George Carlin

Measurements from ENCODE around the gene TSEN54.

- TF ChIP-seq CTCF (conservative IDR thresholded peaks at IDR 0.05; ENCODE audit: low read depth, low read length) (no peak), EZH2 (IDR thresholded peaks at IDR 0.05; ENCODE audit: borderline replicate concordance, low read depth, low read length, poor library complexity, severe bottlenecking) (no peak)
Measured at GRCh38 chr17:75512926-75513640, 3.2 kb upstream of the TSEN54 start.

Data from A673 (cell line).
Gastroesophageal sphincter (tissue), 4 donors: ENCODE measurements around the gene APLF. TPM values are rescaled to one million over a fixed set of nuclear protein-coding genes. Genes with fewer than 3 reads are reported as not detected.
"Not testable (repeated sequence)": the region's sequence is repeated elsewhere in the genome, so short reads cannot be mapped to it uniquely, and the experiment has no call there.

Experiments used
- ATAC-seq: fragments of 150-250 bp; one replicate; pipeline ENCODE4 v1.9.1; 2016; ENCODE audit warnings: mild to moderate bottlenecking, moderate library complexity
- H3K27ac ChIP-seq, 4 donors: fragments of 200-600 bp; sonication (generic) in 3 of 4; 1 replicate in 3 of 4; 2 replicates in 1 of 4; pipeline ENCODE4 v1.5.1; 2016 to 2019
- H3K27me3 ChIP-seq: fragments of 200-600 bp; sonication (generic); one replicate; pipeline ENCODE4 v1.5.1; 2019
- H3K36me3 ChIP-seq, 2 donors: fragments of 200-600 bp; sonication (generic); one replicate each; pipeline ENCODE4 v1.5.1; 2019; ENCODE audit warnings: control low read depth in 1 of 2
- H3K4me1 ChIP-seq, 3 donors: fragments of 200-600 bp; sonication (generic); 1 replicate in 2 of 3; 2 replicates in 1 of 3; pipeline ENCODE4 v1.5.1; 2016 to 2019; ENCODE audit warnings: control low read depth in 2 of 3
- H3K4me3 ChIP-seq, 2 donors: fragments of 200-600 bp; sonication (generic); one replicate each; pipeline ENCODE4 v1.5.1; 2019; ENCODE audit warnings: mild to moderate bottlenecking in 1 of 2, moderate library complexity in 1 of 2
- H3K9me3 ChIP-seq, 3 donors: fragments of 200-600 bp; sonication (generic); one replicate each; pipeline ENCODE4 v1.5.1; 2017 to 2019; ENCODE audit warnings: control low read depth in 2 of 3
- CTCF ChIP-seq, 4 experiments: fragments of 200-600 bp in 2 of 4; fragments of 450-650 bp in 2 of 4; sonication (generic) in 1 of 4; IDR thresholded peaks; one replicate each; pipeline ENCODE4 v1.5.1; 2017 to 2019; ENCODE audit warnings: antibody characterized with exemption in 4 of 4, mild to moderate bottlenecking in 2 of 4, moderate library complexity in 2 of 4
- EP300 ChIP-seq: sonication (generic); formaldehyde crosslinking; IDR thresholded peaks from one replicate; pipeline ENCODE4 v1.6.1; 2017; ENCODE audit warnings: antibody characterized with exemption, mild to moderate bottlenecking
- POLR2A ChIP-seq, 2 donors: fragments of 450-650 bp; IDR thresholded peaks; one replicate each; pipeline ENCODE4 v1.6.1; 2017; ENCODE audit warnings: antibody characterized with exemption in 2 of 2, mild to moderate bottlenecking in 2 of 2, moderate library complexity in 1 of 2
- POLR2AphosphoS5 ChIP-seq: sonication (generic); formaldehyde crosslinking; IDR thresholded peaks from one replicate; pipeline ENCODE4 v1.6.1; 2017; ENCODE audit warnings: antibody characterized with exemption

Famed for his landmark "Seven Words You Can Never Say on Television" routine, George Carlin filled the void created by the death of Lenny Bruce, honing a provocative, scathing comic style that bravely explored the limits of free speech and good taste. George Dennis Carlin was born on May 12, 1937, in the Bronx, NY. While serving a stint in the military, he was stationed in Shreveport, LA, where he began working as a disc jockey; after working with fellow radio personality Jack Burns on a Shreveport morning show, in 1955 the duo began performing in clubs as a comedy team. Burns & Carlin made their recorded debut in 1960 with a live show consisting of their rendition of Lenny Bruce's "Dijinni in the Candy Store" routine (Bruce was an early supporter of the duo as well as a major influence), along with a spot-on impersonation of Mort Sahl and the sketch "Captain Jack and Jolly George," a spoof of children's shows inviting young girls to "send for your Lolita kit."